Here we are 2 days from the end of this year-long project. Reviewing the events of yesterday’s Thanksgiving feast and thinking about the year gone by, I am overcome with a sense of contentment. On Thanksgiving, surrounded by family, we shared a delicious meal followed by a long walk and our favorite parlor game, Guggenheim. I never felt deprived during cocktail hour. I think I have gotten pretty adept at creating suitable substitutions. My 14 year-old niece, Meg and I cracked open a bottle of cranberry kombucha and shared that in place of the wine. I was pleased to find that she really liked this beverage.
Portrait of Meg
Our beautiful college-aged niece, Charlotte, was happy to drink some wine “for me.”
Portrait of Charlotte
Looking back, one year ago, I would have drunk the wine that was served (which is too sweet for my taste) and battled a headache for the rest of the afternoon. It was just too difficult to resist, and I didn’t have any distance or perspective from my choices. Now, with the realization of how simple it is to abstain on occasions when the Yellow Tail Chardonnay is flowing, the future may look different. Perhaps through this blog, I can warn my future-self not to drink the stuff and hold out for occasions where I can enjoy the experience of drinking alcohol.
The days leading up to the end of this blog have been a little emotional. Experiencing a full range of reactions to the ending of this project fits into my awareness of who I know I am and who I have always been. The fact is that I have a terrible time saying goodbye to people or ending anything, be it a college degree, a project, a relationship or a trip to see a loved one. I often break down and cry when saying goodbye to my kids, and when I am at a funeral, I become a blubbering fool. The tears are often uncontrollable, and I struggle to get my emotions under wraps. I’ve paid enough for therapy over the years to be able to state with clarity that this trait stems from my parents’ divorce and the fact that my heart broke every week for years when saying goodbye to my father. This has shaped me, and I am not sorry for that.
As thoughts of ending this blog enter my mind, I feel a sense of loss and sadness. It starts in the heart and moves up to my throat. I have to breathe and just let it be. I have been spending a lot of time thinking about what I have gained through this experience. What behaviors will emerge as a result of this dry year? Although I can’t yet speak to how this will affect me in the future, I can make a few conclusions about what I have learned.
1. I do not have a drinking problem. This is probably the most valuable piece of information that I have attained. I was questioning my habit, and it was really bothering me. Was my nightly drink ritual after work a problem that I needed to deal with? Was I heading in a direction where this would lead to alcohol addiction? Was I already addicted? Although it was probably not the best coping mechanism for me to use when dealing with stressful situations, I know now that I am not an alcoholic. I have come to peace with having a nightly drink, if I so chose. When giving myself the distance to really look at my behavior and assess whether it was bad or good, I concluded that it was not detrimental to my well-being.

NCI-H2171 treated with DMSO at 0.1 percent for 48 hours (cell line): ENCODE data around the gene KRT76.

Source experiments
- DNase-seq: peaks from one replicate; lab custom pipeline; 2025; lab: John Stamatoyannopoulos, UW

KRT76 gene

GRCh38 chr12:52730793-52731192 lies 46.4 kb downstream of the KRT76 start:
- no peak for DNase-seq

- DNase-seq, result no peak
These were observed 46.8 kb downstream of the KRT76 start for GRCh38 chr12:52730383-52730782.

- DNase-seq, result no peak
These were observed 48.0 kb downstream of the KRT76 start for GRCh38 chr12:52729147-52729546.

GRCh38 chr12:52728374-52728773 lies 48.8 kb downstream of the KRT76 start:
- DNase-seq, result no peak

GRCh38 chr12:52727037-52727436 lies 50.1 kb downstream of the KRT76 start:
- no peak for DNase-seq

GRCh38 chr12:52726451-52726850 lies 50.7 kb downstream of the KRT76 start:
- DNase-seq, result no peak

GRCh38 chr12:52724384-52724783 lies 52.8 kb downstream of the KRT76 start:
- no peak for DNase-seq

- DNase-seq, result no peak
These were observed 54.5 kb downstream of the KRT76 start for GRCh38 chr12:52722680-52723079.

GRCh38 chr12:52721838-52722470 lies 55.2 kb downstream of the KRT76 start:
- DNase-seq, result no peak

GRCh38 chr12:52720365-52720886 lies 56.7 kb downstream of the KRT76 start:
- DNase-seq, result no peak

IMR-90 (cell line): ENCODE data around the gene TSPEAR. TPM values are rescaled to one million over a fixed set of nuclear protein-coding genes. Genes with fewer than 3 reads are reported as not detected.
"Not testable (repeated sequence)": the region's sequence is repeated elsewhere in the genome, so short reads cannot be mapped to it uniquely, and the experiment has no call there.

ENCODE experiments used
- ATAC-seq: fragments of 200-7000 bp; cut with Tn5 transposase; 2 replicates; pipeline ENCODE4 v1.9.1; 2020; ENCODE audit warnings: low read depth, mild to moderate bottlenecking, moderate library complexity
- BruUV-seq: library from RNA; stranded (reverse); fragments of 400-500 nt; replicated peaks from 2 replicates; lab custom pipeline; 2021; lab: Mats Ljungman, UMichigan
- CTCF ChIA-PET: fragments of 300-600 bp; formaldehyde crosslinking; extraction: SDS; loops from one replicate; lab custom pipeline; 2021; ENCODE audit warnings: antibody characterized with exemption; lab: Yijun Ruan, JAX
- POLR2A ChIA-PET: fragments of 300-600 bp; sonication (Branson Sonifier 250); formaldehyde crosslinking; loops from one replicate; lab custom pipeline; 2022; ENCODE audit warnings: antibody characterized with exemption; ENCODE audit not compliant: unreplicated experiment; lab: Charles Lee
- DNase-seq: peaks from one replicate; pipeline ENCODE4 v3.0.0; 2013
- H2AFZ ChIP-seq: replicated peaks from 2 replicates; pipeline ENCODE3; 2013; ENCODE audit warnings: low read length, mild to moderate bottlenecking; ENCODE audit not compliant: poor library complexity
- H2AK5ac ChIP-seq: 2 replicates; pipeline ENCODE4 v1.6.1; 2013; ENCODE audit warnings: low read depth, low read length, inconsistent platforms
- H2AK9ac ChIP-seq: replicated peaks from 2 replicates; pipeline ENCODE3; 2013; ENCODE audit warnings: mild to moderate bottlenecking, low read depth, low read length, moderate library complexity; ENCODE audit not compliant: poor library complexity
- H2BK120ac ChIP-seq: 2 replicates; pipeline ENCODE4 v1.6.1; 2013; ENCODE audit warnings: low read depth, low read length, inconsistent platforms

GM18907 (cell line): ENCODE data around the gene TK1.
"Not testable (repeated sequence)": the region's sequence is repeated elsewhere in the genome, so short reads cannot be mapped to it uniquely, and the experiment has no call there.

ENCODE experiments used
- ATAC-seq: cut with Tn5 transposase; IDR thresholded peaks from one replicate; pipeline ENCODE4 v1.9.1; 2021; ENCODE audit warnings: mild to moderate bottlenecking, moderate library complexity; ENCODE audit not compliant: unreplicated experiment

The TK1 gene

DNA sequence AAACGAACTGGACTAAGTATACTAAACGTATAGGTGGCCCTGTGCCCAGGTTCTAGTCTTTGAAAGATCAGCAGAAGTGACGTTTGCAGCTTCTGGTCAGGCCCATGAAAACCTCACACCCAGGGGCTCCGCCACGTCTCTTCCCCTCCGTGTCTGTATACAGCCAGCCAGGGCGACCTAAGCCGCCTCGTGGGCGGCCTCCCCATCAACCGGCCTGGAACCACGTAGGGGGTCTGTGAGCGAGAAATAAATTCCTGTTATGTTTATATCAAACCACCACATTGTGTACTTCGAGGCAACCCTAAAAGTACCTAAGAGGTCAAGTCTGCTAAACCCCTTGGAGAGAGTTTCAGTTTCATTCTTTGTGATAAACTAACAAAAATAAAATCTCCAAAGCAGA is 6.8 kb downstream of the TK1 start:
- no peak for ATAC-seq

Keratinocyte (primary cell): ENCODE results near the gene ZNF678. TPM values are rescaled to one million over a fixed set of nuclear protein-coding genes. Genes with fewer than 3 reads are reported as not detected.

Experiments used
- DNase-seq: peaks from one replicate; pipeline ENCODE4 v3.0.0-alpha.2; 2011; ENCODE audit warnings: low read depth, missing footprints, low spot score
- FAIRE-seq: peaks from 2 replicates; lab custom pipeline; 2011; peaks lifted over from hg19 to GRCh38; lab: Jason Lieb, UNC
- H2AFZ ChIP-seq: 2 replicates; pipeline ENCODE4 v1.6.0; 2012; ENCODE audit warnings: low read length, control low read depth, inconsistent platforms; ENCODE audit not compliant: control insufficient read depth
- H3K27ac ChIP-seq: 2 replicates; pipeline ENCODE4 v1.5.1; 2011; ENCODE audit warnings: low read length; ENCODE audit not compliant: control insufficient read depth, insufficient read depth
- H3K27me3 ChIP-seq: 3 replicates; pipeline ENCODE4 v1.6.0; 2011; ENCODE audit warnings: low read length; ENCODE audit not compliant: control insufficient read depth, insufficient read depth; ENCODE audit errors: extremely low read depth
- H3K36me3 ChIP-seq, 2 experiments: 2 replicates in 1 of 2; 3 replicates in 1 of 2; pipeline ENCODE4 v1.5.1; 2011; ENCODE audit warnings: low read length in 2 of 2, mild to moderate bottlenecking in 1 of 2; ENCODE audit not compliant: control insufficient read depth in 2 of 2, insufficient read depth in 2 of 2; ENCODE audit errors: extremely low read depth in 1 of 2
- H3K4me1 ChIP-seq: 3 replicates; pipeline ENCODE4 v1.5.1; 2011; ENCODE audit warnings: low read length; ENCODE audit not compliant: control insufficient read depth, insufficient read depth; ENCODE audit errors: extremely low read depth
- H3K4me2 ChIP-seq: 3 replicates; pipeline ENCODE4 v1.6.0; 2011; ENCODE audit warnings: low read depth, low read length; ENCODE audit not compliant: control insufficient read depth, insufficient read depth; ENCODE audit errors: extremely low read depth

2. I enjoy wine. It is an essential and necessary part of creating great meals for myself, my family and my friends. Simply put, wine goes with food and I have missed it. I love to make good food and share it with people that I love. Not drinking wine takes away joy from eating, preparing and serving meals. I plan to drink better wine, try new wine, and learn more about pairing wine with meals. Guilt will not be invited to dinner.
3. I love to write and take pictures. This blog has brought me immense satisfaction and a sense of accomplishment. Formulating thoughts, playing with various concepts in my mind, and molding ideas into a shape and form has been one of the best experiences of my life. I knew in the beginning of this dry year that I would not be able to stick with this idea unless I had something to look forward to and a creative purpose. The pleasure of writing in this blog has far exceeded my expectations.
Tonight, I will have a martini with Philip and my Aunt Carolyn and Uncle Bob. One year ago today, we all had a wonderful dinner together at Sperry’s Restaurant—It was restaurant week. I had a vodka martini straight up with olives and an iceberg wedge salad, two of my favorite things. The next day, I started the Dr. Oz three-day cleanse and my dry year concept was born. Creating this outlet for abstinence has been a great journey. So often, we forget our reasons for doing things or how we got to a particular place in our lives. I will forever be thankful for this dry year, for the chance to look back on this documentation and for the privilege of sharing this experience with you.